CMA et al accused the Court of “acting in a quasi-legislative capacity — making judgments not about what any duly enacted law said, but rather, on what it deemed to be ‘practical’ solutions to social problems related to unwanted pregnancies.”

According to CMA et al, “the Court [did not] attempt to explain why the State’s interest in protecting unborn human life just prior to viability should be nonexistent and then suddenly appear just after viability, if it is growing in substantiality throughout pregnancy.”

LLDF also noted in its brief, “… [T]his Court has never attempted to elaborate on why a child’s ability or inability to survive outside the womb in the case of a premature delivery has any bearing on the state’s interest in protecting the child from being killed inside the womb.”

2. ‘Viability rule’ inconsistent with other areas of law

According to the brief filed by the Alabama Center for Law and Liberty (ACLL), “The viability rule does not comport with other areas of the law addressing the rights of unborn children.” ACLL notes several areas of law that recognize and/or protect the rights of the preborn child, such as criminal law, law of torts, property, guardianship, family, and healthcare law:

  • Twenty-seven (27) states criminalize fetal homicide regardless of the child’s gestational age
  • Of 27 states that allow capital punishment, four say that if a woman who is pregnant is murdered, this fact could be used to justify the death penalty.
  • Of the 27 states authorizing the death penalty, 22 do not allow a pregnant woman to be executed until she has delivered.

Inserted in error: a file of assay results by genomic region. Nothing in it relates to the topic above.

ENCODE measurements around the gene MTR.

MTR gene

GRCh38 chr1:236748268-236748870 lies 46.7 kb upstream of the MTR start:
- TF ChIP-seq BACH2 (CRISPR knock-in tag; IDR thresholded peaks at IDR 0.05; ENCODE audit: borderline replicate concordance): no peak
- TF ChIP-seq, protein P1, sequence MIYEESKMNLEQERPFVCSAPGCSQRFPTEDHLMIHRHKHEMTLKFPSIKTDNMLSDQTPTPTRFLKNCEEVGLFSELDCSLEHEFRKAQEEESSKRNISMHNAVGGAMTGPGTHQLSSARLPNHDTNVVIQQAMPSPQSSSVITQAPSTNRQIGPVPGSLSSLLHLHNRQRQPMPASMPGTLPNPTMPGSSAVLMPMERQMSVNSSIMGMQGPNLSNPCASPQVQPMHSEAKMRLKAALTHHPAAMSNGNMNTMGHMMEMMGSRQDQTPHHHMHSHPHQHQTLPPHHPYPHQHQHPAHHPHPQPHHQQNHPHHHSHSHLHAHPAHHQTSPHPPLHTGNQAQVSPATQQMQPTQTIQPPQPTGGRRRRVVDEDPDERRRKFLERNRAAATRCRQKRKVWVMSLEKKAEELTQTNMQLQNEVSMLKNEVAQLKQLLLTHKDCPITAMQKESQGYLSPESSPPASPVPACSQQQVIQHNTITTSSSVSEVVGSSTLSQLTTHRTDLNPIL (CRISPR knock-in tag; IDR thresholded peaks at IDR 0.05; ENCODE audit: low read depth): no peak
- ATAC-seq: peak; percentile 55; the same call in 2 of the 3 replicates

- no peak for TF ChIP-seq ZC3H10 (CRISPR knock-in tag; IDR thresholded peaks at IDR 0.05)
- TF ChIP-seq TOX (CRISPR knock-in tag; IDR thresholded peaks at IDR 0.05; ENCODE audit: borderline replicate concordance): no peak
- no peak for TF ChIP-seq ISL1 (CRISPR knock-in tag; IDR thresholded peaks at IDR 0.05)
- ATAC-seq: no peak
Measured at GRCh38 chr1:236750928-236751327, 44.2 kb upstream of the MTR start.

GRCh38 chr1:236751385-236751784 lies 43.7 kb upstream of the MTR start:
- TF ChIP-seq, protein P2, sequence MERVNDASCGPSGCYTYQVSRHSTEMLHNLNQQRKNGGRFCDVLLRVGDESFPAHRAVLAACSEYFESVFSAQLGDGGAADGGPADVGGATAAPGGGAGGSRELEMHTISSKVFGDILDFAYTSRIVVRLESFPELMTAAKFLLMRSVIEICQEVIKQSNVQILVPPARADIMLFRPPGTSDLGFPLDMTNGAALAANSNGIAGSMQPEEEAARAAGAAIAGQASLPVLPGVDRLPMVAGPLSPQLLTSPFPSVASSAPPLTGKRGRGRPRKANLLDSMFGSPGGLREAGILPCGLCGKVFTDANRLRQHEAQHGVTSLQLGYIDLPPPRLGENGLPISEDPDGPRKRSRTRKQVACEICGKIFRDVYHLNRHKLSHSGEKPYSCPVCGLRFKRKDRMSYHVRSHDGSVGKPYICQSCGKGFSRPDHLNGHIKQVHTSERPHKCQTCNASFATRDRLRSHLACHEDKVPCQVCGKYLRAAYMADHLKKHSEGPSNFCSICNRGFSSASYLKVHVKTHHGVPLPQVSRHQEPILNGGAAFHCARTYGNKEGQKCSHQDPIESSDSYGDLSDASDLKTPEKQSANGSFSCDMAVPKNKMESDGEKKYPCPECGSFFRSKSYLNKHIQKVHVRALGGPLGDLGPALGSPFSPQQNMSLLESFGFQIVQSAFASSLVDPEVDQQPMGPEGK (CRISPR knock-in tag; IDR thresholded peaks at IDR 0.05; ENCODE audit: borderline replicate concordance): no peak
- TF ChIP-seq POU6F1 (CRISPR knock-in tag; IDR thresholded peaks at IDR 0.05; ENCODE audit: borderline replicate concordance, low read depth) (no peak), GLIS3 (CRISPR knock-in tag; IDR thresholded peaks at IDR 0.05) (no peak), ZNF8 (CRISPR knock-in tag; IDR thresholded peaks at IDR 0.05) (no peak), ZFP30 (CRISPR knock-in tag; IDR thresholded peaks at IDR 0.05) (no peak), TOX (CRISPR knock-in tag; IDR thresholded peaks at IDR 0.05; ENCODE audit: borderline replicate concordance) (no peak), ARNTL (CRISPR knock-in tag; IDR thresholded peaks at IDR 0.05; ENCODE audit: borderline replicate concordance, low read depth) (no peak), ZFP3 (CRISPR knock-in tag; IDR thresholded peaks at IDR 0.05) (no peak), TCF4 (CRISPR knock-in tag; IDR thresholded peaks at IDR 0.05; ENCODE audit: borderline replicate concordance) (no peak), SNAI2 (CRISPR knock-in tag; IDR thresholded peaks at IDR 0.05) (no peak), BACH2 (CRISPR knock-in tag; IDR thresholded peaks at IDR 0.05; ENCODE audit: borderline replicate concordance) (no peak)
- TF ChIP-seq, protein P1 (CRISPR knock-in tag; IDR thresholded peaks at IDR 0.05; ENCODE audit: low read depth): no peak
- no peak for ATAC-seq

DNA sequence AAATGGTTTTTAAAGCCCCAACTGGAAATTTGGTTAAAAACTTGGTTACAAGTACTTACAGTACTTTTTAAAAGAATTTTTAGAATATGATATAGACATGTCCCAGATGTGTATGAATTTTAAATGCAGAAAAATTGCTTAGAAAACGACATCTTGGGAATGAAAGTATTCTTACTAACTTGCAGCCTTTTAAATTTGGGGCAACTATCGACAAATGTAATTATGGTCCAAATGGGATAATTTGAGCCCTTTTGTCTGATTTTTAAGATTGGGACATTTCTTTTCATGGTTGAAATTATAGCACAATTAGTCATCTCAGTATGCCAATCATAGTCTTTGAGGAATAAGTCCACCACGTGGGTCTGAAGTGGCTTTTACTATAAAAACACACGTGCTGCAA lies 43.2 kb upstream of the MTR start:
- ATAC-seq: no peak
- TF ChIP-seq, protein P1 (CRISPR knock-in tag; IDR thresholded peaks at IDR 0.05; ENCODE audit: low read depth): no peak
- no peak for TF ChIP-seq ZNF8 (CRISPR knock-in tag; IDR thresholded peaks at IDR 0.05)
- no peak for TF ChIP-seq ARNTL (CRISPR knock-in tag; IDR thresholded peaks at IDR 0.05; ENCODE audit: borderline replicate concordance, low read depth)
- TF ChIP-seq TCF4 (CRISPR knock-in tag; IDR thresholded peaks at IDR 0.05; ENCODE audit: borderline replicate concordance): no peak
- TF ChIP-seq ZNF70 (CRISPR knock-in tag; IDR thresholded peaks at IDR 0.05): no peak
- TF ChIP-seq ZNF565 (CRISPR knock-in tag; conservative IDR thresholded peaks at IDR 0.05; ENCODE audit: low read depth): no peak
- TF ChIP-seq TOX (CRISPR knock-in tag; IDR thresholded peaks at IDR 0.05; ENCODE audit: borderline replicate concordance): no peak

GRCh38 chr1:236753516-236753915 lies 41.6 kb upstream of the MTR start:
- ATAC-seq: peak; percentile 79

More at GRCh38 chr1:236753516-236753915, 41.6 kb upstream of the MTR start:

• Forty (40) states allow wrongful death suits if a child “sustained post-viability injuries that caused his or her death… Thus, with the exception of wrongful death actions, the majority of states do not use viability as a limiting principle as to whether the child may recover damages for injuries done to him or her in utero.”
  • Common law recognized preborn children could have property rights.
  • Guardianship law recognized the personhood of preborn children.
  • In family law, eight states have applied child-protection laws to preborn children.
  • Five other states have said preborn children can be “victims of abuse and neglect.”
  • In health care law, “most states prohibit the withdrawal or withholding of life-sustaining treatment for a pregnant woman, regardless of her advance directive.”

3. Viability is a moving target

LLDF claims the case of Colautti v. Franklin “assigned the role of assessing the viability of the fetus to the ‘responsible attending physician,’ i.e., the abortion provider.”

CMA et al said the same, writing in their brief, “The criteria for assessing viability remain both undefined and undefinable. And the Court has determined that the purely subjective decisions that the abortion providers make may not be questioned.”

“However,” LLDF noted, “to the extent any given abortion provider has relevant specialized training, such training would be in obstetrics, not neonatology.” The legal group argued, “Viability as determined by the abortion provider is ‘workable’ only in the sense that it is unenforceable, and thus does not give rise to difficult cases. It ‘works’ for the abortion industry, but not for the state trying to protect unborn children.”